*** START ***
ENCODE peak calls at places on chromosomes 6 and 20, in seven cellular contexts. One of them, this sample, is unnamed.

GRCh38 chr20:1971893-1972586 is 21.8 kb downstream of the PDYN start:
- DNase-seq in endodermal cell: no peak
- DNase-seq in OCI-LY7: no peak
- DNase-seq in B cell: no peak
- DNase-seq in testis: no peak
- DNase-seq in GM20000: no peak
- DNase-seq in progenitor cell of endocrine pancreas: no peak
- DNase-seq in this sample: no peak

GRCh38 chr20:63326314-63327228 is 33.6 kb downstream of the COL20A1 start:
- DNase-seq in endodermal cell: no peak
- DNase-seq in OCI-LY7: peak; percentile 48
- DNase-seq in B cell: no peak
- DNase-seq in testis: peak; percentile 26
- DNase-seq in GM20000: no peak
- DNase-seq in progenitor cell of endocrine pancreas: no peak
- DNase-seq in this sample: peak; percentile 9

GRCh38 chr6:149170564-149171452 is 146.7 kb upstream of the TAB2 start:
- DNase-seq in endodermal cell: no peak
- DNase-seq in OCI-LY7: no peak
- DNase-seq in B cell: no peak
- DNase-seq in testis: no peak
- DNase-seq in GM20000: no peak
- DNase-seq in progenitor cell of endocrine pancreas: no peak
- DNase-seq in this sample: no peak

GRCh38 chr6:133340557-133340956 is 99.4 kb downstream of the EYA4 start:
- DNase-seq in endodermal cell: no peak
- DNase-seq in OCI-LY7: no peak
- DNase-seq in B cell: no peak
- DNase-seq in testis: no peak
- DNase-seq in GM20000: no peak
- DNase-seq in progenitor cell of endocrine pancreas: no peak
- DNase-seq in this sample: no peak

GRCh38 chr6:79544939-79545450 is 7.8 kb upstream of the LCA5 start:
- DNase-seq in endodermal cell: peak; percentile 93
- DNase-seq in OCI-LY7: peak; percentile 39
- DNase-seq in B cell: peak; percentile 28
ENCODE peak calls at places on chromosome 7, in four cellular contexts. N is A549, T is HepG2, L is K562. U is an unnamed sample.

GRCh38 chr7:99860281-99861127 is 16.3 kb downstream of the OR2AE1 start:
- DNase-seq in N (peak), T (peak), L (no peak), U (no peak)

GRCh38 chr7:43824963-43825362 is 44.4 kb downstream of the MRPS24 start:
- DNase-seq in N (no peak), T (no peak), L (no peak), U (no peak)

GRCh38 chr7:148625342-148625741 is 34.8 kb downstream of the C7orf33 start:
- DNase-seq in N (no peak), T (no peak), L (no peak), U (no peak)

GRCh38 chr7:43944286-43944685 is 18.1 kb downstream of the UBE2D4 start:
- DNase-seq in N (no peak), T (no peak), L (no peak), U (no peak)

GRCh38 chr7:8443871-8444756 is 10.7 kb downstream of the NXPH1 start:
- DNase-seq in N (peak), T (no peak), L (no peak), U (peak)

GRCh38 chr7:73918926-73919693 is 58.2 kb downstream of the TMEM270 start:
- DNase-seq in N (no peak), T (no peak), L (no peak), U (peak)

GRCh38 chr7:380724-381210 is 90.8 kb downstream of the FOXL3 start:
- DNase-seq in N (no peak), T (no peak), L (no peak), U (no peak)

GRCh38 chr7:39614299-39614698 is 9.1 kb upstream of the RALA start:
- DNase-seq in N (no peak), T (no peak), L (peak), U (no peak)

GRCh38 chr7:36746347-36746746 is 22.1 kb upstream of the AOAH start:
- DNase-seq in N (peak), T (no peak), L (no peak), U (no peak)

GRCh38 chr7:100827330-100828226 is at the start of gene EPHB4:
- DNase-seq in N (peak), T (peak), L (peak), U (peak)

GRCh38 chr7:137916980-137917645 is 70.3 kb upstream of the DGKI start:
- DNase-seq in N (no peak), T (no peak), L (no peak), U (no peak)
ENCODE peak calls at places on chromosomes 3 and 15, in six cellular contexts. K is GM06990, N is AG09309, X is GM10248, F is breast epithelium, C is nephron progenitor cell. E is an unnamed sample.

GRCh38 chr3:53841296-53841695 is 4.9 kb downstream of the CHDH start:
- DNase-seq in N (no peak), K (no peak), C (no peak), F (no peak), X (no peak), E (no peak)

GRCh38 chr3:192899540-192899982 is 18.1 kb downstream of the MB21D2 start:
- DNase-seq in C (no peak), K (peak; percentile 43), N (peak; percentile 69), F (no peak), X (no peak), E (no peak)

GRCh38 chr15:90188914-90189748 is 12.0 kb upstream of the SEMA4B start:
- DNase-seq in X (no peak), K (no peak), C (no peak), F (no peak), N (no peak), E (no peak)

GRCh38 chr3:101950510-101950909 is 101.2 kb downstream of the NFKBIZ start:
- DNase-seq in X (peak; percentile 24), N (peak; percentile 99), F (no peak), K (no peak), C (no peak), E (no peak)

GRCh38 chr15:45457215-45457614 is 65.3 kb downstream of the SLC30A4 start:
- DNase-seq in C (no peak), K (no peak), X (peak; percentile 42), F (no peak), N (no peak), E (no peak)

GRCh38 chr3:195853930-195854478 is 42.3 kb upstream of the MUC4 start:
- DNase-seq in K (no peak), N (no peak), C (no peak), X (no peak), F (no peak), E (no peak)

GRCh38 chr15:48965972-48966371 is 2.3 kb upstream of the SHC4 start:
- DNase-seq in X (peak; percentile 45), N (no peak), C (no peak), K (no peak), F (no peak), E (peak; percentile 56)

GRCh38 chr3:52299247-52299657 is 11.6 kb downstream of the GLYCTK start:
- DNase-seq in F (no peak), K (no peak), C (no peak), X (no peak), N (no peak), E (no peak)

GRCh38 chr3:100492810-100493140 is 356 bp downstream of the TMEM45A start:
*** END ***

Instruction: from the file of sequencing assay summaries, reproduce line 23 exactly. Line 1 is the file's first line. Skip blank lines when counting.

- DNase-seq in GM20000: no peak